Thu. Dec 7th, 2023
How to plan a trip to Frontenac

Frontenac is a four-season backcountry park with great opportunities for backcountry camping, hiking, paddling, and winter activities.

Located within the Frontenac Arch, Frontenac has a unique landscape not typically found in southern Ontario. You will discover a wide range of habitats, plants and animals. With upland forests, rocky ridges, and calm lakes, camping is only accessible to paddlers, backpackers, and snowshoers.

Are you planning a trip to Frontenac? Here’s what you need to know to have a fun and frustration-free visit:

  • What’s new in 2023?
  • How do I make a camping reservation?
  • What’s in each campsite?
  • Can I collect firewood?
  • How do I purchase a day pass when the office is closed?
  • Can I bring my dog?
  • What can you do in Frontenac?
  • Do you rent canoes?
  • Will my phone have reception?
  • Can I bring my boat to the park?
  • When does Big Salmon Lake Road close?
  • What do I need to know about field etiquette?
  • 1. What’s new in 2023?

    Reservations throughout the year (available April 28)

    To make winter camping more accessible, we have made our campsites bookable year-round. Reservations can be made up to five months before arrival date.

    Remote permissions (available April 28)

    Frontenac has implemented a new simplified reservation and registration procedure for 2023. This new procedure is designed to allow campers to go directly to their campsite, without having to pick up a permit at the park office.

    Before your trip, please ensure that all your reservation details are correct. This includes:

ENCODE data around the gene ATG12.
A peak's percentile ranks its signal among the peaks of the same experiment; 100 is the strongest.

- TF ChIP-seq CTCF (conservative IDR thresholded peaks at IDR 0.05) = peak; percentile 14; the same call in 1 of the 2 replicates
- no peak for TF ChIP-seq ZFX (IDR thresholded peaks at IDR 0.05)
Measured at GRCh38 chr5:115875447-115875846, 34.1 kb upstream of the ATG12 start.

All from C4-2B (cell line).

• party size
    • name of party members
    • travel itinerary
    • registration number(s)
    • equipment description (e.g. tent, canoe and/or backpack color, pets, etc.)

    Please have an electronic or printed copy of your confirmation letter with you.

    NOTE: If you are parking at Big Salmon Lake, Arab Lake, or in the office parking lot, be sure to select “Yes”, you will be parking inside the park when making your reservation. Otherwise, park staff will not have your license plate on file and you may receive a parking ticket.

    Advance Daily Vehicle Permits (Available April 28)

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    Daily vehicle permits will now be available in advance. Permits will be available at 7:00 am, five days prior to arrival date.

    This will allow you to purchase your daily vehicle permit online, before coming to the park. This also means you can guarantee your entry during the busiest times of the year, like fall.

    We strongly encourage seasonal permit holders to reserve their spot, especially in the fall and winter. By themselves, seasonal permits do not guarantee access to a park. If the park reaches capacity, additional vehicles will not be permitted to enter without a reservation, including seasonal permit holders.

    The benefit of your seasonal permit is that you can make your day use reservation for free! When making your reservation, you can enter your permit serial number, which will adjust your fee to $0.

    2. How do I make a camping reservation?

    Reservations can be made:

    • online (select “Backcountry” tab)
    • by phone at 1-888-ONT-PARK (1-888-668-7275)
    • in person at the park office

    Reservations are site specific. Be sure to research your route before making a reservation. Park maps are available for purchase online and at the park office.

    Remember, don’t overdo it. Travel within your capabilities and according to weather conditions.

    3. What will I find at my campsite?

    Each site is equipped with a fire pit, bench, outhouse/thunderbox, tent platform, and picnic table (except campsite 16).

    Each site also has a food locker so you can store your food safely away from wildlife. The interior dimensions of the food lockers are 30” long by 15” wide and 20” deep.

    Several of our sites have wooden tent platforms, including:

    • Camping 2 A and C
    • Group 3
    • Campsite 4 A, B and D
    • Team 5
    • Camping 8C
    • Group 9
    • Camping 10C
    • Campsite 11 B, C and D
    • Campsite 14